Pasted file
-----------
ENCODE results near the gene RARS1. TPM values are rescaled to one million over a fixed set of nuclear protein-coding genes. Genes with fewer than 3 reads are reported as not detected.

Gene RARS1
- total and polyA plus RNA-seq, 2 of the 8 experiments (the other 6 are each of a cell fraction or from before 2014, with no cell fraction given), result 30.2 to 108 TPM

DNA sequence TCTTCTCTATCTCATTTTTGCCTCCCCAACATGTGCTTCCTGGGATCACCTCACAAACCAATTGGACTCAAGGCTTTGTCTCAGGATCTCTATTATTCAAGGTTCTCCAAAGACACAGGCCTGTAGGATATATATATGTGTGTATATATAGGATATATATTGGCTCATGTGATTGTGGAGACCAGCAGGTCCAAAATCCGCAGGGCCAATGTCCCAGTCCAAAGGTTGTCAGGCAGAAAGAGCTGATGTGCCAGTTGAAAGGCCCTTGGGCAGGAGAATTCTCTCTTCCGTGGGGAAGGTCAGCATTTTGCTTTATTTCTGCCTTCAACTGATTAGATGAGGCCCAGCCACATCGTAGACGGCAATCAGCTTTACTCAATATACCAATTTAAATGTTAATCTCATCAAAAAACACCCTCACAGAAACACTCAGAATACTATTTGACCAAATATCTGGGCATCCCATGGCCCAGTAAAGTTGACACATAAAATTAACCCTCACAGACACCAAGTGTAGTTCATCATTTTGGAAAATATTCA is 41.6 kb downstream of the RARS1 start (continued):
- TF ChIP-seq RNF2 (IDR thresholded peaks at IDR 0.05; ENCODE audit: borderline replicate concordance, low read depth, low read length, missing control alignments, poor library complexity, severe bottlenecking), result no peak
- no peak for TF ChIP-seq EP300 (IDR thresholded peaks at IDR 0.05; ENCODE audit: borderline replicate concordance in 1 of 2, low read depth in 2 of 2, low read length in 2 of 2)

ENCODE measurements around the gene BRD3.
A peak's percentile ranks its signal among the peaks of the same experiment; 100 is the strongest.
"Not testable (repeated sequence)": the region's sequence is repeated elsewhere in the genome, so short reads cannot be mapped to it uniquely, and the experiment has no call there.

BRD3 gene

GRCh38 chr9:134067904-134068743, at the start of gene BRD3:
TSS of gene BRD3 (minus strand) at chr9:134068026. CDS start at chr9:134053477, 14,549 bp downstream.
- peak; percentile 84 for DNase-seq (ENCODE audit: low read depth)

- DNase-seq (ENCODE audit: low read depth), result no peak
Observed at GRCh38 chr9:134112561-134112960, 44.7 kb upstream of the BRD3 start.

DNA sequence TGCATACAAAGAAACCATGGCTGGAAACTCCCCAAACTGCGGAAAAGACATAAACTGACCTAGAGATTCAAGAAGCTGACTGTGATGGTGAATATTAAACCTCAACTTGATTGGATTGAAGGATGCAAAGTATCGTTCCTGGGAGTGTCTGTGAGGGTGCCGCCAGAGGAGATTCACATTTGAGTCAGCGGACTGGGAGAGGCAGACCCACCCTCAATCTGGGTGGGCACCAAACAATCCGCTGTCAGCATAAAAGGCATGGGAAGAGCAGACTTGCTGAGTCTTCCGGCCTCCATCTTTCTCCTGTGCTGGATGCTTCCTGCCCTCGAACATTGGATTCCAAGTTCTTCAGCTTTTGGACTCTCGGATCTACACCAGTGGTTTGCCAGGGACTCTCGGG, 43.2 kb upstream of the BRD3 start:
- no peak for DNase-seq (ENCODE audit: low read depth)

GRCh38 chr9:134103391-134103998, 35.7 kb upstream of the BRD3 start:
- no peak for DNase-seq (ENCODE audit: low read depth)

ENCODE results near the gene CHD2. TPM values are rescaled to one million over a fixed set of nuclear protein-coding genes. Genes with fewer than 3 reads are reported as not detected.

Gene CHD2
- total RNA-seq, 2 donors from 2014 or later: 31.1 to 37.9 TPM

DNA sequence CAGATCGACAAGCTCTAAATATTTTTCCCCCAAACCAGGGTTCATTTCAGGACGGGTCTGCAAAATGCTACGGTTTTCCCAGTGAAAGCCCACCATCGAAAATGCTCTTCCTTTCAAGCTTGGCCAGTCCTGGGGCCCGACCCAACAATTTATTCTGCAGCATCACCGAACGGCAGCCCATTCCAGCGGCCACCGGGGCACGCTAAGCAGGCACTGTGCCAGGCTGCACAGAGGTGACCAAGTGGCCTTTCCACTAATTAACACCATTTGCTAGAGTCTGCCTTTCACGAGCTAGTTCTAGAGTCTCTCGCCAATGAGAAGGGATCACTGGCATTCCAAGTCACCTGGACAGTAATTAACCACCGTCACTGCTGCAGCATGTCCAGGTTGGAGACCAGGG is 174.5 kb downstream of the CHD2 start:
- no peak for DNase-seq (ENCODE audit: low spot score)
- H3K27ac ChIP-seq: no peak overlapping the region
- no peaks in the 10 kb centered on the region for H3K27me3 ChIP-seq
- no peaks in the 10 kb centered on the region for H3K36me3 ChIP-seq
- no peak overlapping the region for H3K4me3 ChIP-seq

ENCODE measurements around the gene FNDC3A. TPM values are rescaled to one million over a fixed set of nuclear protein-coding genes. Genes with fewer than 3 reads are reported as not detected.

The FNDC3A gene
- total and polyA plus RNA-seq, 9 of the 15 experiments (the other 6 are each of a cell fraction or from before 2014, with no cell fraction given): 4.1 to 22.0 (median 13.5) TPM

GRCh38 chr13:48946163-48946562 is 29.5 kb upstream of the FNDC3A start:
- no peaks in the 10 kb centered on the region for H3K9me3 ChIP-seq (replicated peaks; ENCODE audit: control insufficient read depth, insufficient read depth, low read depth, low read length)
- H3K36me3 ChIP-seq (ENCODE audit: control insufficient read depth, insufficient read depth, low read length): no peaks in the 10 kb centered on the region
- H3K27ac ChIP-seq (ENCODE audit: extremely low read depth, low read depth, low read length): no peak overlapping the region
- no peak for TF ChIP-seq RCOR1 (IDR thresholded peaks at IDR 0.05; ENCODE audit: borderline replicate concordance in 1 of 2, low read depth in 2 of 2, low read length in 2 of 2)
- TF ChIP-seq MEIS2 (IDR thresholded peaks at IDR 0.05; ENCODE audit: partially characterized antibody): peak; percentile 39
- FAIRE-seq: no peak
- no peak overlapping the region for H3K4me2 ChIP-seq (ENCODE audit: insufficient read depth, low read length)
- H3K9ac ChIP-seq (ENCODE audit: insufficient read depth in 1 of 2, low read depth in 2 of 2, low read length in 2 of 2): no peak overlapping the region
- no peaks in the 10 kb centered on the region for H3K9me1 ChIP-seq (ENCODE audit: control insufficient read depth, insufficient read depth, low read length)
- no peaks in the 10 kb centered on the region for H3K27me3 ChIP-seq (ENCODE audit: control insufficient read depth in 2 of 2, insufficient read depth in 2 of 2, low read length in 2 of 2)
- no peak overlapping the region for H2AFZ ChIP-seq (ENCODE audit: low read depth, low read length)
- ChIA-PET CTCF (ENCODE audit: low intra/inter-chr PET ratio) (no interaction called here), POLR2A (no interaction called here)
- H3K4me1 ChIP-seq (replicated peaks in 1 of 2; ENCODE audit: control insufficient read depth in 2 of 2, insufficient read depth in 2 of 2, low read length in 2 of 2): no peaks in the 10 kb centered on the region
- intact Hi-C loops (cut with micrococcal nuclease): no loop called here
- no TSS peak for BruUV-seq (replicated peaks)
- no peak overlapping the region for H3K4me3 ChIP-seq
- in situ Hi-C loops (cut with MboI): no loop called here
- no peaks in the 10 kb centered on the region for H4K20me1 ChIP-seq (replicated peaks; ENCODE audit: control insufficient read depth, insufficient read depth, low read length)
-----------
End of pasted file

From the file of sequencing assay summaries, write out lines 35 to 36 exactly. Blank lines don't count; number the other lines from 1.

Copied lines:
- H3K27ac ChIP-seq (ENCODE audit: extremely low read depth, low read depth, low read length): no peak overlapping the region
- no peak for TF ChIP-seq RCOR1 (IDR thresholded peaks at IDR 0.05; ENCODE audit: borderline replicate concordance in 1 of 2, low read depth in 2 of 2, low read length in 2 of 2)